It was 82 years ago this week that Chicago was awarded an NHL franchise, on September 25, 1926. Chicago coffee entrepreneur Frederic McLaughlin obtained the franchise rights in the new ten-team National Hockey League, and named the team the "Black Hawks" after his World War I Battalion.
|The 1926-27 Chicago Blackhawks
In order to be competitive in the first season, McLaughlin paid $200,000 to acquire the Portland Rosebuds’ players, which included Dick Irvin - the Hawks’ first captain and the team’s leading scorer in the 1926-27 season. Later, Irvin coached the Hawks twice and won four Stanley Cups (one with Toronto and three with Montreal).
The Hawks opened the 44-game season with two straight wins: a 4-1 victory on November 17, 1926 against Toronto and a 5-1 win versus Boston on November 20 at the Chicago Coliseum.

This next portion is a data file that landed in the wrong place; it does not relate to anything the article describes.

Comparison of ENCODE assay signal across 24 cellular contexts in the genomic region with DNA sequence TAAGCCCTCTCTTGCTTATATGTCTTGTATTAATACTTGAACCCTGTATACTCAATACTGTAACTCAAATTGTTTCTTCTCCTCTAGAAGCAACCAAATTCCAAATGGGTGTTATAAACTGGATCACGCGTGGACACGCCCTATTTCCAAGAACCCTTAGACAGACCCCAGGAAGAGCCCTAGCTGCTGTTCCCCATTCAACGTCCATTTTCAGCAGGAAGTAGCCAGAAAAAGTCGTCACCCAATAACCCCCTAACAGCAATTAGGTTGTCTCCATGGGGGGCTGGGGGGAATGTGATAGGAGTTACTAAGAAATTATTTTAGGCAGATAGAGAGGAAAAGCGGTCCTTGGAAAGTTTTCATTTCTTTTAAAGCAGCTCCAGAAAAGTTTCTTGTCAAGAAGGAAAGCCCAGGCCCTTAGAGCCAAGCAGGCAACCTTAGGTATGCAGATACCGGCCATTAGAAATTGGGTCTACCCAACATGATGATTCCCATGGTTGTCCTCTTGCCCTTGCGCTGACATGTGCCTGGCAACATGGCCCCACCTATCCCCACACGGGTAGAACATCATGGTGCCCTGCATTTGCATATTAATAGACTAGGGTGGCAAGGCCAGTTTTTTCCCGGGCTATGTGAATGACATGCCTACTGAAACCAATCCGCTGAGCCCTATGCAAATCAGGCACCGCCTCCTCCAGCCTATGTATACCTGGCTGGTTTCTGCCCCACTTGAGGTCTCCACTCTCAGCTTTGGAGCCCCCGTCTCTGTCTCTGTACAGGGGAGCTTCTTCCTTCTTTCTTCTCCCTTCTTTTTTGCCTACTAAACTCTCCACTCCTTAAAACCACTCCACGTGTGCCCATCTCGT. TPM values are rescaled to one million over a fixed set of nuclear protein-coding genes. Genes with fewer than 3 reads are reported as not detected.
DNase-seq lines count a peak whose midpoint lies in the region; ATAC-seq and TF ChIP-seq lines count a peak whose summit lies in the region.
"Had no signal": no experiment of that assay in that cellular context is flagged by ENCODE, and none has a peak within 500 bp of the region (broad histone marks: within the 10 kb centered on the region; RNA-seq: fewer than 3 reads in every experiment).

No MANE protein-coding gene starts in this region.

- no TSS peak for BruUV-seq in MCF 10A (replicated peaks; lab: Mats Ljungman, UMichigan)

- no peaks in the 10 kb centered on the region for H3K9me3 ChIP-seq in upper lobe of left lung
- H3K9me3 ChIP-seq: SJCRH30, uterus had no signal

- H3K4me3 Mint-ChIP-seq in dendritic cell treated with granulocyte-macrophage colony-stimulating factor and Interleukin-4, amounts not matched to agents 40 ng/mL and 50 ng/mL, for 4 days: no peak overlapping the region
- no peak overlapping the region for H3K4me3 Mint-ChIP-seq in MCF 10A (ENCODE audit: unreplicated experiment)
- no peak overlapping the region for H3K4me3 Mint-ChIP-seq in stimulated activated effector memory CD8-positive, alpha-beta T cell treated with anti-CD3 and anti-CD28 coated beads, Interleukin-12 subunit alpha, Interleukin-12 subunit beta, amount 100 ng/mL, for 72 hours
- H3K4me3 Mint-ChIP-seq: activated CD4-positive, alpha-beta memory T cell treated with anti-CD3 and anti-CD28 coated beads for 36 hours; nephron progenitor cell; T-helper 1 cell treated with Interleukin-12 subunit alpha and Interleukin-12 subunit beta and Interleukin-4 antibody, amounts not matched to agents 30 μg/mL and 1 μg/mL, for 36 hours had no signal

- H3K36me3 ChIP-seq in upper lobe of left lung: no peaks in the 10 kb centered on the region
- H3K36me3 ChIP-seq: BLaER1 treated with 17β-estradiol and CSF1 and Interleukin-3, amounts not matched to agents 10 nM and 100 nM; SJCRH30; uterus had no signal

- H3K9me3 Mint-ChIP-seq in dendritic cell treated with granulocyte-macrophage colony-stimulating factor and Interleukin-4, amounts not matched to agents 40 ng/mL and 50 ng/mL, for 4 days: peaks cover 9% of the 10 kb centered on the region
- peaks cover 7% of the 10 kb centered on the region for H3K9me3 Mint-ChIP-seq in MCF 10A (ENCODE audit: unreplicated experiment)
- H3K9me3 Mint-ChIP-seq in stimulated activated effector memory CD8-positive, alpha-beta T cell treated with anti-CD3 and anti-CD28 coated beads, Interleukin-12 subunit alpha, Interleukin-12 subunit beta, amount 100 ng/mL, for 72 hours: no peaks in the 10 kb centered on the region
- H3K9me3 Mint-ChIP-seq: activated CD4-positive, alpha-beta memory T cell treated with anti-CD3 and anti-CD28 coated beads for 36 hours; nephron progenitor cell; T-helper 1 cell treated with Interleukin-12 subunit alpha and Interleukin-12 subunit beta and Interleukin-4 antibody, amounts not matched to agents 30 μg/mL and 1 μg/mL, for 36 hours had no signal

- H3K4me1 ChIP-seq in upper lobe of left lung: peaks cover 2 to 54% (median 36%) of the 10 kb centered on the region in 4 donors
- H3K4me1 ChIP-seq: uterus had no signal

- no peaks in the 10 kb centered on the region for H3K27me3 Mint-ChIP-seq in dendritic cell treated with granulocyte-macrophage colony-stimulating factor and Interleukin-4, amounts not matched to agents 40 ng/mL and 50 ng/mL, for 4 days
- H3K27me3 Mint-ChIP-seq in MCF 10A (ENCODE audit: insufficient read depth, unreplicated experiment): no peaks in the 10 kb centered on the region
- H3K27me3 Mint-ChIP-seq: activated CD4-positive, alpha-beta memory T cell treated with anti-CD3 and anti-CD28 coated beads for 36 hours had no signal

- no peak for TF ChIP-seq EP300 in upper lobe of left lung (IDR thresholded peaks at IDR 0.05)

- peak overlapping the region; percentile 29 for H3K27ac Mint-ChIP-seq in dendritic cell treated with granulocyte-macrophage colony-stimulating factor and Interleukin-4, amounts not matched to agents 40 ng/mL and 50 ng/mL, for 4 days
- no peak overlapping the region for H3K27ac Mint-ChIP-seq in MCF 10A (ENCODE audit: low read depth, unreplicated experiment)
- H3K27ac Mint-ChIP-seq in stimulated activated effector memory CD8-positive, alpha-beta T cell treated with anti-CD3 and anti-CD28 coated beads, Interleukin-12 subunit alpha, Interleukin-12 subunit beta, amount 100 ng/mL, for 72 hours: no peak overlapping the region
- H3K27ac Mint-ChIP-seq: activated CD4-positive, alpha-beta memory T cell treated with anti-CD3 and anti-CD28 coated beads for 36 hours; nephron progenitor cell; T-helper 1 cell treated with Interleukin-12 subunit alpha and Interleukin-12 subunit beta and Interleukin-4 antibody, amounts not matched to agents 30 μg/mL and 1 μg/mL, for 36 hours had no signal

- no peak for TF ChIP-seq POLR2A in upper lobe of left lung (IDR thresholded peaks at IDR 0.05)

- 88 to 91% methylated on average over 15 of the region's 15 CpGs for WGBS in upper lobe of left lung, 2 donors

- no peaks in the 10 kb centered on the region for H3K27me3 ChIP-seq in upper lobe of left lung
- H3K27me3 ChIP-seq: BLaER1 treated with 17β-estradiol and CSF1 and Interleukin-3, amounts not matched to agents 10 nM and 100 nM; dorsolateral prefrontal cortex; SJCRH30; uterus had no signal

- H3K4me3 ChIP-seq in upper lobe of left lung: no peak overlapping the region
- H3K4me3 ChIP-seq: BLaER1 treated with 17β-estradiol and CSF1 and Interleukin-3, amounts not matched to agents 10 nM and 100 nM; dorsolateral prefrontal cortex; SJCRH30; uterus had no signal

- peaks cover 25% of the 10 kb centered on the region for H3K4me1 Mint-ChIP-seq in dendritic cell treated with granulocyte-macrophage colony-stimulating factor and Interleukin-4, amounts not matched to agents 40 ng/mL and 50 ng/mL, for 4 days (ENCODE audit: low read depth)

In their inaugural campaign, the Hawks finished third in the American Division but lost in the playoffs to Boston.
Ironically, Irvin, who coached the Hawks for two seasons (1930-32) after playing in Chicago for three more, was fired in mid-season. He gained a measure of revenge when Toronto hired him and his team met the Hawks in 1932 playoffs. The Hawks won the first game 1-0 behind future Hall of Fame goalie, Charlie Gardiner, but the Leafs triumphed 6-1 for the edge in total goals. They went on to take the Stanley Cup.